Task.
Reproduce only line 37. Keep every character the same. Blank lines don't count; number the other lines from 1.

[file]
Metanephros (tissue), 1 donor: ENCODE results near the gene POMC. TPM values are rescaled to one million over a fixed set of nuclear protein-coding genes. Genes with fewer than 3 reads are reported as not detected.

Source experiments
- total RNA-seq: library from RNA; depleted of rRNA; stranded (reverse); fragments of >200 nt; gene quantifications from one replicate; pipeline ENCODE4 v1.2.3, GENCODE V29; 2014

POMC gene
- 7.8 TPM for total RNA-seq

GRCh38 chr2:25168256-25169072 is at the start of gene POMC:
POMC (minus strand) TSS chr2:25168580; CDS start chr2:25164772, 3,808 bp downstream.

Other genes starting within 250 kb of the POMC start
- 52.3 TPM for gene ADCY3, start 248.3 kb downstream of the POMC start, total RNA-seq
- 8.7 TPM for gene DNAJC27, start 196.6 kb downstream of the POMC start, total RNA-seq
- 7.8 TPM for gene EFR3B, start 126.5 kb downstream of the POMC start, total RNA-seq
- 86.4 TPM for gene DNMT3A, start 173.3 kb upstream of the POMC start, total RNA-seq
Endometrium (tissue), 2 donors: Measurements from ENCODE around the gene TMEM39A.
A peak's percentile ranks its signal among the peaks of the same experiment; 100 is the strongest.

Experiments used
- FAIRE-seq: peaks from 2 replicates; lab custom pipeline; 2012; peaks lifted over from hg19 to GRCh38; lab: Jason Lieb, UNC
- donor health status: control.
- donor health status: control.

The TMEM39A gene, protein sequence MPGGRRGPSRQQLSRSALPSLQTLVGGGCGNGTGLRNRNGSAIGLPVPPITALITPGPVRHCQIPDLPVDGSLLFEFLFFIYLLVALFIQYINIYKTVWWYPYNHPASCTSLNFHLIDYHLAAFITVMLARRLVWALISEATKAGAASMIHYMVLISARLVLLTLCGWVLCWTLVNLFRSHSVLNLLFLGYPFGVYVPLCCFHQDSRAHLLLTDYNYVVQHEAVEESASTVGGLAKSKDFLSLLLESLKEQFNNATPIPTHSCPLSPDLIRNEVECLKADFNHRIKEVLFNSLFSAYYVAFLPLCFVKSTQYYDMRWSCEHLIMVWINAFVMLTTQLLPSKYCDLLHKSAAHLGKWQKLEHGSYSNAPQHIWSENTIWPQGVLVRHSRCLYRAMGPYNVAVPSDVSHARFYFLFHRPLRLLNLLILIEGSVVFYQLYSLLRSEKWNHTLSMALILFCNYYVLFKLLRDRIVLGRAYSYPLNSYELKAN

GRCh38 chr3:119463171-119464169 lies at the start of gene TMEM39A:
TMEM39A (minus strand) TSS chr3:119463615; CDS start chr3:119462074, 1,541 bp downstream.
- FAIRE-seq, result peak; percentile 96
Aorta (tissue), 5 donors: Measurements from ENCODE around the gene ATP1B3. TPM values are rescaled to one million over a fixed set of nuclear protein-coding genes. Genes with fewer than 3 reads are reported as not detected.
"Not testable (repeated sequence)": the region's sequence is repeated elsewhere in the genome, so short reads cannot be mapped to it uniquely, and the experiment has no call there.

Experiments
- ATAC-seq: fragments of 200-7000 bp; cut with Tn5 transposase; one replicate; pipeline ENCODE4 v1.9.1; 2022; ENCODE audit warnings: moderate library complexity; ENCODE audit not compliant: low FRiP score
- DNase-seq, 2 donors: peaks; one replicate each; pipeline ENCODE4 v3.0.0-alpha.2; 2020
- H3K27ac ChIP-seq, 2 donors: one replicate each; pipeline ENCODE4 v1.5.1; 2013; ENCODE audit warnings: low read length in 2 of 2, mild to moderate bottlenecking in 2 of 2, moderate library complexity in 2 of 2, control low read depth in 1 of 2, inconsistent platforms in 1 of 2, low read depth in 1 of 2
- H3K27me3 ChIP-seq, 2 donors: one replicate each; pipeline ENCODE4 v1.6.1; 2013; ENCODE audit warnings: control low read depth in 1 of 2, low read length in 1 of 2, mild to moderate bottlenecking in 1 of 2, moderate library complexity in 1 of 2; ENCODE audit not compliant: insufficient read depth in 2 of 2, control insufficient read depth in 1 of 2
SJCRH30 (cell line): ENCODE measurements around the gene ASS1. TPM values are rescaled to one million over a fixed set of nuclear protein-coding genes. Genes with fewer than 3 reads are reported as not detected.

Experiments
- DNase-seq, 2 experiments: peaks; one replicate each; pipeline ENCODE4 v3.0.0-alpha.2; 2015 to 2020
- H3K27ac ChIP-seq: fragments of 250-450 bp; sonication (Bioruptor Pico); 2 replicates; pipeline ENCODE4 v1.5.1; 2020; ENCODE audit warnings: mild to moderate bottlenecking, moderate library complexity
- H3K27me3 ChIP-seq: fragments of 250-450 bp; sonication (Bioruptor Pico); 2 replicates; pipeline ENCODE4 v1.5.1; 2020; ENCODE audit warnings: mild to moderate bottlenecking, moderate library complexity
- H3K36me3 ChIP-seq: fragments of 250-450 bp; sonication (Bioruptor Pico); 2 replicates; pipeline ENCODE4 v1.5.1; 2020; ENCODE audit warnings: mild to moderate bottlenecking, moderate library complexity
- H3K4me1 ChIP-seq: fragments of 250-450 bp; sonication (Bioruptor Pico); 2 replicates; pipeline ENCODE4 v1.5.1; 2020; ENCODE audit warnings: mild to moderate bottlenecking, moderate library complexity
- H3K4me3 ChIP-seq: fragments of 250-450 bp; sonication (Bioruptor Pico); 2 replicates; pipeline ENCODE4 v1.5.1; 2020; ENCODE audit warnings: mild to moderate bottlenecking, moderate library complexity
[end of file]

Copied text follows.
- H3K4me3 ChIP-seq: fragments of 250-450 bp; sonication (Bioruptor Pico); 2 replicates; pipeline ENCODE4 v1.5.1; 2020; ENCODE audit warnings: mild to moderate bottlenecking, moderate library complexity